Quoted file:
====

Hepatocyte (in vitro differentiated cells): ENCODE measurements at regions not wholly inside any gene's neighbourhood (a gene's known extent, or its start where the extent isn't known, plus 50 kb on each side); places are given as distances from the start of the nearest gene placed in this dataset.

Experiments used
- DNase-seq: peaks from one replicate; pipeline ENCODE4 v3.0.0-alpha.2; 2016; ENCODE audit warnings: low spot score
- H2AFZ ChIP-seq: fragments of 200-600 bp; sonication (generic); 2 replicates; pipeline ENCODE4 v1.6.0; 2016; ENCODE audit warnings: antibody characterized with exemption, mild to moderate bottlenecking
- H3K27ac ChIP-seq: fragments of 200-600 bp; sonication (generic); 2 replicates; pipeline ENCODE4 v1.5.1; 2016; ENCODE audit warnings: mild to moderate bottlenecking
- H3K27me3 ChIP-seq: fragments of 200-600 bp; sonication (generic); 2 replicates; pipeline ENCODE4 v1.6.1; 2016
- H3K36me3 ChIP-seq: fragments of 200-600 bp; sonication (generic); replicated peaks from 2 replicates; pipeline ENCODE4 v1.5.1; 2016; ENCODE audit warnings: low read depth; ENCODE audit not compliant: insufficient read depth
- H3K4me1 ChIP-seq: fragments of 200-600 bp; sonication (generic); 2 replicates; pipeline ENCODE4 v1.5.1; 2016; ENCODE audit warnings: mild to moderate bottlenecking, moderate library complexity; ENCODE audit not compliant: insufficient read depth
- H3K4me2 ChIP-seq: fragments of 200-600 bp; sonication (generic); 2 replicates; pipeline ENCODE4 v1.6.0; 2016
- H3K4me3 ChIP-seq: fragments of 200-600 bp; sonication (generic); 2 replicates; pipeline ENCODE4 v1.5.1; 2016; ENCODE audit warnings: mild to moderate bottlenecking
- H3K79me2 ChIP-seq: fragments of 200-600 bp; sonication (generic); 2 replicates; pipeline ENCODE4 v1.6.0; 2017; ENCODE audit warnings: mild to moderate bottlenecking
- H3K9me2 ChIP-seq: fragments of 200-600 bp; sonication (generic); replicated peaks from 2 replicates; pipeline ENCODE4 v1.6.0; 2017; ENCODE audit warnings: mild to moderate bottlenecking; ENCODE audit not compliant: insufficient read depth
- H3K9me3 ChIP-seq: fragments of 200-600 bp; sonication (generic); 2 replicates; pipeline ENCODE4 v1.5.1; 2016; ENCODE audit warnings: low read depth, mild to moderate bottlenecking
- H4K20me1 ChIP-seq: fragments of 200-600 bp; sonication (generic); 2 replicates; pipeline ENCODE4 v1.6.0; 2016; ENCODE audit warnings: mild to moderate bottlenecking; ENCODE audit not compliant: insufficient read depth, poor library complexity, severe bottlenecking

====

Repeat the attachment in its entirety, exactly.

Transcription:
Hepatocyte (in vitro differentiated cells): ENCODE measurements at regions not wholly inside any gene's neighbourhood (a gene's known extent, or its start where the extent isn't known, plus 50 kb on each side); places are given as distances from the start of the nearest gene placed in this dataset.

Experiments used
- DNase-seq: peaks from one replicate; pipeline ENCODE4 v3.0.0-alpha.2; 2016; ENCODE audit warnings: low spot score
- H2AFZ ChIP-seq: fragments of 200-600 bp; sonication (generic); 2 replicates; pipeline ENCODE4 v1.6.0; 2016; ENCODE audit warnings: antibody characterized with exemption, mild to moderate bottlenecking
- H3K27ac ChIP-seq: fragments of 200-600 bp; sonication (generic); 2 replicates; pipeline ENCODE4 v1.5.1; 2016; ENCODE audit warnings: mild to moderate bottlenecking
- H3K27me3 ChIP-seq: fragments of 200-600 bp; sonication (generic); 2 replicates; pipeline ENCODE4 v1.6.1; 2016
- H3K36me3 ChIP-seq: fragments of 200-600 bp; sonication (generic); replicated peaks from 2 replicates; pipeline ENCODE4 v1.5.1; 2016; ENCODE audit warnings: low read depth; ENCODE audit not compliant: insufficient read depth
- H3K4me1 ChIP-seq: fragments of 200-600 bp; sonication (generic); 2 replicates; pipeline ENCODE4 v1.5.1; 2016; ENCODE audit warnings: mild to moderate bottlenecking, moderate library complexity; ENCODE audit not compliant: insufficient read depth
- H3K4me2 ChIP-seq: fragments of 200-600 bp; sonication (generic); 2 replicates; pipeline ENCODE4 v1.6.0; 2016
- H3K4me3 ChIP-seq: fragments of 200-600 bp; sonication (generic); 2 replicates; pipeline ENCODE4 v1.5.1; 2016; ENCODE audit warnings: mild to moderate bottlenecking
- H3K79me2 ChIP-seq: fragments of 200-600 bp; sonication (generic); 2 replicates; pipeline ENCODE4 v1.6.0; 2017; ENCODE audit warnings: mild to moderate bottlenecking
- H3K9me2 ChIP-seq: fragments of 200-600 bp; sonication (generic); replicated peaks from 2 replicates; pipeline ENCODE4 v1.6.0; 2017; ENCODE audit warnings: mild to moderate bottlenecking; ENCODE audit not compliant: insufficient read depth
- H3K9me3 ChIP-seq: fragments of 200-600 bp; sonication (generic); 2 replicates; pipeline ENCODE4 v1.5.1; 2016; ENCODE audit warnings: low read depth, mild to moderate bottlenecking
- H4K20me1 ChIP-seq: fragments of 200-600 bp; sonication (generic); 2 replicates; pipeline ENCODE4 v1.6.0; 2016; ENCODE audit warnings: mild to moderate bottlenecking; ENCODE audit not compliant: insufficient read depth, poor library complexity, severe bottlenecking